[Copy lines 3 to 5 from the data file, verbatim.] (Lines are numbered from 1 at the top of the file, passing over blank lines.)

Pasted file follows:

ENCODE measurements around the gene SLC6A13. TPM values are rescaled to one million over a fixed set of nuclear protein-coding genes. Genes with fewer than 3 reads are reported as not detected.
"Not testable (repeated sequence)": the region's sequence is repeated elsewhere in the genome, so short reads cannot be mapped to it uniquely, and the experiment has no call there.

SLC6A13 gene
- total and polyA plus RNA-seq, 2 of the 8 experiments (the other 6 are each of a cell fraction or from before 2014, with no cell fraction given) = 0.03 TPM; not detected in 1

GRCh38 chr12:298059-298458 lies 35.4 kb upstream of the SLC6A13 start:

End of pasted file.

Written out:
SLC6A13 gene
- total and polyA plus RNA-seq, 2 of the 8 experiments (the other 6 are each of a cell fraction or from before 2014, with no cell fraction given) = 0.03 TPM; not detected in 1

GRCh38 chr12:298059-298458 lies 35.4 kb upstream of the SLC6A13 start: